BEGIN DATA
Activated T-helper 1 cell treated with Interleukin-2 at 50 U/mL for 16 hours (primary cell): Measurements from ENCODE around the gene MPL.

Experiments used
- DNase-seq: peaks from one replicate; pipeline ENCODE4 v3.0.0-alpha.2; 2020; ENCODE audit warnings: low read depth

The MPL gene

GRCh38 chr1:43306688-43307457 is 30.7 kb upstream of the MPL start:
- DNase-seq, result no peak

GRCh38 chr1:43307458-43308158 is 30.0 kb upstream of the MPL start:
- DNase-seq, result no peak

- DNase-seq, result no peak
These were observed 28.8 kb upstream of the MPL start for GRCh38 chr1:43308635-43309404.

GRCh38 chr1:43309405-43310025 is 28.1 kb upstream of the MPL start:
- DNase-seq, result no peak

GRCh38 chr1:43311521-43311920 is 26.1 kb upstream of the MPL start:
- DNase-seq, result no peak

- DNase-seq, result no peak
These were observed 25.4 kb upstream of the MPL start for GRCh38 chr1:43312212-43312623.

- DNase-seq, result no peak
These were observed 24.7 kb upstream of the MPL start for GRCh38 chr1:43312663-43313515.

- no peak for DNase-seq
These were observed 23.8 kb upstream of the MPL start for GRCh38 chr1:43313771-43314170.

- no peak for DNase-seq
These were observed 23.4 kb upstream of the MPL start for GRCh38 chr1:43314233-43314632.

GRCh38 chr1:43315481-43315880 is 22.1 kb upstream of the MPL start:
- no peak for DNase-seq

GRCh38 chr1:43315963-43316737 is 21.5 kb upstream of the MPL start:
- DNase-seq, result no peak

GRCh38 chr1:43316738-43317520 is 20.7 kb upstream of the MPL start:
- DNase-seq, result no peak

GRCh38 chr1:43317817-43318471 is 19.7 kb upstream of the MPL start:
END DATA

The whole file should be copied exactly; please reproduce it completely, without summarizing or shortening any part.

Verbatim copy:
Activated T-helper 1 cell treated with Interleukin-2 at 50 U/mL for 16 hours (primary cell): Measurements from ENCODE around the gene MPL.

Experiments used
- DNase-seq: peaks from one replicate; pipeline ENCODE4 v3.0.0-alpha.2; 2020; ENCODE audit warnings: low read depth

The MPL gene

GRCh38 chr1:43306688-43307457 is 30.7 kb upstream of the MPL start:
- DNase-seq, result no peak

GRCh38 chr1:43307458-43308158 is 30.0 kb upstream of the MPL start:
- DNase-seq, result no peak

- DNase-seq, result no peak
These were observed 28.8 kb upstream of the MPL start for GRCh38 chr1:43308635-43309404.

GRCh38 chr1:43309405-43310025 is 28.1 kb upstream of the MPL start:
- DNase-seq, result no peak

GRCh38 chr1:43311521-43311920 is 26.1 kb upstream of the MPL start:
- DNase-seq, result no peak

- DNase-seq, result no peak
These were observed 25.4 kb upstream of the MPL start for GRCh38 chr1:43312212-43312623.

- DNase-seq, result no peak
These were observed 24.7 kb upstream of the MPL start for GRCh38 chr1:43312663-43313515.

- no peak for DNase-seq
These were observed 23.8 kb upstream of the MPL start for GRCh38 chr1:43313771-43314170.

- no peak for DNase-seq
These were observed 23.4 kb upstream of the MPL start for GRCh38 chr1:43314233-43314632.

GRCh38 chr1:43315481-43315880 is 22.1 kb upstream of the MPL start:
- no peak for DNase-seq

GRCh38 chr1:43315963-43316737 is 21.5 kb upstream of the MPL start:
- DNase-seq, result no peak

GRCh38 chr1:43316738-43317520 is 20.7 kb upstream of the MPL start:
- DNase-seq, result no peak

GRCh38 chr1:43317817-43318471 is 19.7 kb upstream of the MPL start: